Academic says universities too worried about bad PR to deal with systemic racism
Anti-racism task force lacks consultation with Black faculty, says Kofi Campbell
A University of Waterloo dean says the institution's recent attempts to address anti-Black racism show a greater concern for public relations than for creating real change.
Kofi Campbell is vice-president academic and dean of Renison University College, which is affiliated with the university.
Campbell said recent moves by the university speak to a similar problem of administrators making decisions, purportedly to help Black faculty and students, but without actually consulting them.
Earlier this month, the university issued a statement saying the N-word has no place on campus, in response to a change.org petition that called on the university to reprimand a St. Jerome's University professor who reportedly used the word in class.
The problem, Campbell said, is that many Black faculty members engage with that word as part of their work. Issuing a blanket statement against the word hindered their ability to teach and to do research, he said.
"The message was crafted and posted without any consultation with the Black faculty on campus, essentially the people who were most affected and who had the most to gain and to lose from such a statement," Campbell told CBC News.
"If any of us had looked at that statement, we would've been able to explain to them exactly why it was a bad idea, how it goes against academic freedom and how it put a very chilling effect on our ability to do our work."
The university later retracted that statement, saying it did not live up to their standards for promoting free inquiry. The university also said it would use an anti-racism task force to better understand and deal with issues of racism.
But Campbell said Black faculty members had not initially been consulted about that task force, either. He told CBC News he has questions remaining about the makeup of the task force, whether the work will be compensated and whether it will have any real power to make change.
Campbell said he was glad to see the university taking action and responding to criticism. But, he said, both instances demonstrated a lack of consultation he found troubling.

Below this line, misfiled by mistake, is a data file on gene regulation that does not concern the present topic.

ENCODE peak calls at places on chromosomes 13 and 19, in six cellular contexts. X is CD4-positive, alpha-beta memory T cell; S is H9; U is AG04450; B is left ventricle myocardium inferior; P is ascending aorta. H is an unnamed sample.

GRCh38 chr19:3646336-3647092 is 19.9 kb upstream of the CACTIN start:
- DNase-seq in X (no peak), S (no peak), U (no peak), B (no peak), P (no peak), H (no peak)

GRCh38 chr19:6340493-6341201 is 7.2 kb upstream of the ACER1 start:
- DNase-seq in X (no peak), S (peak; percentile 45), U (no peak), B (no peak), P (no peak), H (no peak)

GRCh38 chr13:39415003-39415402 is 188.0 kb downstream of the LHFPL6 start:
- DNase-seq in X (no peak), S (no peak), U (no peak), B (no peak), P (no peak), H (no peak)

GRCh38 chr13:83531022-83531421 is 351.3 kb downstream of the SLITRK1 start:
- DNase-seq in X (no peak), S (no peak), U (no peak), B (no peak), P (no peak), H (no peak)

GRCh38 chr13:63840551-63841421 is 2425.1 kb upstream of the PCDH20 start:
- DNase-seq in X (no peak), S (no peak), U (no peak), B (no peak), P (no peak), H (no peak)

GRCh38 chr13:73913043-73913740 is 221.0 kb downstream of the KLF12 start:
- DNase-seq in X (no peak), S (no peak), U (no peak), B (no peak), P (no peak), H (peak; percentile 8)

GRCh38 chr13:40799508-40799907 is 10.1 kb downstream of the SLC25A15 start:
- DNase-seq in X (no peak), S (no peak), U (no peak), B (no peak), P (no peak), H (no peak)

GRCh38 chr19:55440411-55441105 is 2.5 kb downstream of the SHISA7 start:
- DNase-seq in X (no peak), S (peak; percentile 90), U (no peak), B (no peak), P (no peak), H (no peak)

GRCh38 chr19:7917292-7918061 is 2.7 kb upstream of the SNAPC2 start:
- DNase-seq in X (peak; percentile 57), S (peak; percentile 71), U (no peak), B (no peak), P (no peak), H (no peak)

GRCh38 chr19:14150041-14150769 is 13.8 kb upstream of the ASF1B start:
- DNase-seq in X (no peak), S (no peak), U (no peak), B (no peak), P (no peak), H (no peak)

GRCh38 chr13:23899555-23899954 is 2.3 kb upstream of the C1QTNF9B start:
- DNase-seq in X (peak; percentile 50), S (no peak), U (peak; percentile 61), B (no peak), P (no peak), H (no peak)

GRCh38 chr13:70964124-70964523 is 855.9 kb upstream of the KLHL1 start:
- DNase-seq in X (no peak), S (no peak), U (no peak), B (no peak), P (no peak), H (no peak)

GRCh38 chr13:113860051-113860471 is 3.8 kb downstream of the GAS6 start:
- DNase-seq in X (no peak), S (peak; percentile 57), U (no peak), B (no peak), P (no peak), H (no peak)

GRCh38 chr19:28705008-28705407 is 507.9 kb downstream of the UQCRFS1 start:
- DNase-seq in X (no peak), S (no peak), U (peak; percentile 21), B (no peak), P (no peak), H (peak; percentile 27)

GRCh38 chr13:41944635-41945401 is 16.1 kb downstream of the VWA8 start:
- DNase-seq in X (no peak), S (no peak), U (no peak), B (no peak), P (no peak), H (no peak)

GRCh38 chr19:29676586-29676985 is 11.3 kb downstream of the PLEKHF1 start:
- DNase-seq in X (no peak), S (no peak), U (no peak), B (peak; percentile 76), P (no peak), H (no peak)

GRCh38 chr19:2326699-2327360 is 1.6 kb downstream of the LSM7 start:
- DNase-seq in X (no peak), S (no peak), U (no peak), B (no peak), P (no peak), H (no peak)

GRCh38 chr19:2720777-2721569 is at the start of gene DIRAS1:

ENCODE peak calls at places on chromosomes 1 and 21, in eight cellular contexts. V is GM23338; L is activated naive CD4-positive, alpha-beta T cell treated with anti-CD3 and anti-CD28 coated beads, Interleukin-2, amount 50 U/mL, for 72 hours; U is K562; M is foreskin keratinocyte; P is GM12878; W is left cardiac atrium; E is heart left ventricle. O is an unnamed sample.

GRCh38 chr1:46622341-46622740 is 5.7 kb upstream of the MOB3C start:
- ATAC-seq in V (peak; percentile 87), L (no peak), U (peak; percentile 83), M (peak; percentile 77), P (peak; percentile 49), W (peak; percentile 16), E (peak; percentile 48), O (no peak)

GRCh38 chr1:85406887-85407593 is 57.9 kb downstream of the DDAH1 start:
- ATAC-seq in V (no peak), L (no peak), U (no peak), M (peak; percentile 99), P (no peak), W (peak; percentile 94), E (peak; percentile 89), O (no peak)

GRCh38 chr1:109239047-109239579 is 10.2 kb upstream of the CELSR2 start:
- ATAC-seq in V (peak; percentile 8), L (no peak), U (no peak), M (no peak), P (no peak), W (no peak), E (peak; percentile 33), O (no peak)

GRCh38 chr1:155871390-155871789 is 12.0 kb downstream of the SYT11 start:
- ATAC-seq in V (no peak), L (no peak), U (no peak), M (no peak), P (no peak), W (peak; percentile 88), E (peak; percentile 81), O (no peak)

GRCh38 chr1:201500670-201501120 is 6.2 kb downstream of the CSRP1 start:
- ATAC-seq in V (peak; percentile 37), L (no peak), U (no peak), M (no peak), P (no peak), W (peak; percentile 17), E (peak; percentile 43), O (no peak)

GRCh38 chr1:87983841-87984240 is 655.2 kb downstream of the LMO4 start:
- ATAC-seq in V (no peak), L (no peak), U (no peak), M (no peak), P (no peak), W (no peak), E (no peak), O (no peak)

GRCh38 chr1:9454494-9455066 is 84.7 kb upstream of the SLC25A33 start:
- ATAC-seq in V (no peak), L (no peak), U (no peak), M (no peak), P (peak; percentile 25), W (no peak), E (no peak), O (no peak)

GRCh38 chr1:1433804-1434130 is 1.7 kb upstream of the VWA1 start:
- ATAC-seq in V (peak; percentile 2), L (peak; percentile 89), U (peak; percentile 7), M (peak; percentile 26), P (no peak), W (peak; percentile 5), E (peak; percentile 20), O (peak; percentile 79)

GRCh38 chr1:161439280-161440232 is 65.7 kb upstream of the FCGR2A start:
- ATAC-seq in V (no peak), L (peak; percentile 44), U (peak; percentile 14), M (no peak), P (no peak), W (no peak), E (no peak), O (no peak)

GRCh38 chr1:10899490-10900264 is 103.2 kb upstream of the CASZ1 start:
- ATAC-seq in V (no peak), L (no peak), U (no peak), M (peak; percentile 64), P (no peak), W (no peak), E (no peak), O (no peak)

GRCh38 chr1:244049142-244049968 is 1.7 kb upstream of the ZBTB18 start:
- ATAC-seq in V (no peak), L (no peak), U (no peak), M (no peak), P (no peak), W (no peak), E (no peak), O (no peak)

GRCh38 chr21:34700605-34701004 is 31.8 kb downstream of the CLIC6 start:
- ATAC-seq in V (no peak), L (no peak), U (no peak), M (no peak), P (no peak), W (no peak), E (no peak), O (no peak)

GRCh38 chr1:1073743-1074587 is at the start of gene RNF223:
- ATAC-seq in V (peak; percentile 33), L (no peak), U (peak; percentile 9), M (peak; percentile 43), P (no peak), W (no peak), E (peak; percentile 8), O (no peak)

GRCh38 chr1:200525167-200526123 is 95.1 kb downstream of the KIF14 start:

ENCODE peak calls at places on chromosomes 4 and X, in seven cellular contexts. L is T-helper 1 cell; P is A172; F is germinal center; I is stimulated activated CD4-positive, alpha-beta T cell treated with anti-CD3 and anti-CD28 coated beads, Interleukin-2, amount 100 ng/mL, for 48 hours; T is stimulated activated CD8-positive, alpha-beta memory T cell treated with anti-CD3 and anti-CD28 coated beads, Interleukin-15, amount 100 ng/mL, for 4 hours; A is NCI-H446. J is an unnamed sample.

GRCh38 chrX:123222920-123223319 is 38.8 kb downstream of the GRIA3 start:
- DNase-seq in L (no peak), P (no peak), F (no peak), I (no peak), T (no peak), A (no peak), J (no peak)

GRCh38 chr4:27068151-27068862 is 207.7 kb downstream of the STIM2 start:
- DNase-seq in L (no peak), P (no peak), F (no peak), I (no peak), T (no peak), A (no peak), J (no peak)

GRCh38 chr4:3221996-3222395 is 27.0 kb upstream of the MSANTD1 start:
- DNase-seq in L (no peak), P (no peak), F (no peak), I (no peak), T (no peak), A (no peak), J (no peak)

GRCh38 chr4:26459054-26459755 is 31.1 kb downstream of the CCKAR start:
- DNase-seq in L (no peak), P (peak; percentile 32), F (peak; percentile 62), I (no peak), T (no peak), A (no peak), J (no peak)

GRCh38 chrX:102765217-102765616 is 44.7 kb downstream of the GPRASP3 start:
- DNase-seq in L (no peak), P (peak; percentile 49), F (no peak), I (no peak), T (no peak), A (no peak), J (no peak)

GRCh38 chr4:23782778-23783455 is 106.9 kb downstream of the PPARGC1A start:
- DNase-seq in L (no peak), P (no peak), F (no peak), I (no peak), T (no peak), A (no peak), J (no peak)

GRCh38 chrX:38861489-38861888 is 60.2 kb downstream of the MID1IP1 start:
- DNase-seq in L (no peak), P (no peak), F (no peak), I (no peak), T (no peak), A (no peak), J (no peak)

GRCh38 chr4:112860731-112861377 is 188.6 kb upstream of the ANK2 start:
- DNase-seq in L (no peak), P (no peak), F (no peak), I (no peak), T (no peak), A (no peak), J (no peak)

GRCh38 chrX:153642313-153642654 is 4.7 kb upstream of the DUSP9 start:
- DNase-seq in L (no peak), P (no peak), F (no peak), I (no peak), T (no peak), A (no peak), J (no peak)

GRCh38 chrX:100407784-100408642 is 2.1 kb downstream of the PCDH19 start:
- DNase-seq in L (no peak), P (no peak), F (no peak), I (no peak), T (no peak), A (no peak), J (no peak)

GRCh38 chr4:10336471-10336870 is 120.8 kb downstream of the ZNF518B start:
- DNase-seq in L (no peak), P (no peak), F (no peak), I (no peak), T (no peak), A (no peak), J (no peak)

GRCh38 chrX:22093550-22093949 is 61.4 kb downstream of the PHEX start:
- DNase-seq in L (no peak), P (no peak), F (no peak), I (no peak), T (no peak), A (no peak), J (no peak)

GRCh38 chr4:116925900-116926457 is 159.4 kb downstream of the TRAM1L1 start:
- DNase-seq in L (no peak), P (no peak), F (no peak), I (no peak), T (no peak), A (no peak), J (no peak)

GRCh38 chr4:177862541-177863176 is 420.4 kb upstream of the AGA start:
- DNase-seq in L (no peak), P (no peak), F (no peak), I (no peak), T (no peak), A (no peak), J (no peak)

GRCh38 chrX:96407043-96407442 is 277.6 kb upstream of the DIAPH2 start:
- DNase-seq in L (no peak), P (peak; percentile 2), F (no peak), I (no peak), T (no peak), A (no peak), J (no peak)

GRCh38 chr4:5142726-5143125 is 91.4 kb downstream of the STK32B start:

"It tells us the university, in many ways, is reproducing these structures of historical racism by speaking about its racialized faculty, speaking on behalf of its racialized faculty, but not actually speaking to those faculty members," he said.
"It's an indicator of the precise kind of systemic racism that the university keeps swearing to fight against."
Statements issued by Wilfrid Laurier University have also been the target of recent criticism, Campbell noted.
In a statement to CBC News, University of Waterloo spokesperson Rebecca Elming says "as our president made clear when he announced the President's Anti-racism Task force, we know we have more work to do to advance equity for Black, Indigenous and People of Colour (BIPOC) on our campus."
The task force will be led by co-chairs who are Black, Indigenous and People of Colour, the statement said.
The statement goes on to say the university is listening and consulting with BIPOC faculty members, students and staff and has started delivering anti-racism training to senior leaders.
CBC News also reached out to Wilfrid Laurier University for a response.
"President MacLatchy replied to their letter to reaffirm that as an institution Laurier is committed to taking action in collaboration with Black, Indigenous and racialized members of the Laurier community," said Laurier spokesperson Graham Mitchell.
"She also offered an in-person meeting with senior Laurier leaders to discuss their concerns," the statement said.
Campbell said the events of recent weeks speak to a broader issue within academia. Universities are often reluctant to talk openly about racism because, he said, they hate bad publicity.
"As soon as you begin to engage with these issues in any sort of deep and sustained and really meaningful way, of course one has to acknowledge one's own complicity," Campbell said.
"For a university to deal with this, it's going to have to be willing to hear some very hard truths about itself and about its faculty, its administrative structure, about the various kinds of systemic racism that are a part of that university historically and to this day."
To truly fight systemic racism, Campbell said universities need to take an honest look at where they've failed in the past, and listen to feedback from current faculty and students. Going forward, they need to recruit and hire students, faculty and administrators of colour, and give them the power to make decisions.
Campbell said universities delay dealing with these issues at their own risk.
"The world has changed and people will absolutely make decisions about whether to attend your university based on how well you do on these issues," he said.
"If you're a university that very clearly doesn't care about race, ultimately that will catch up with you and students will begin to vote with their feet."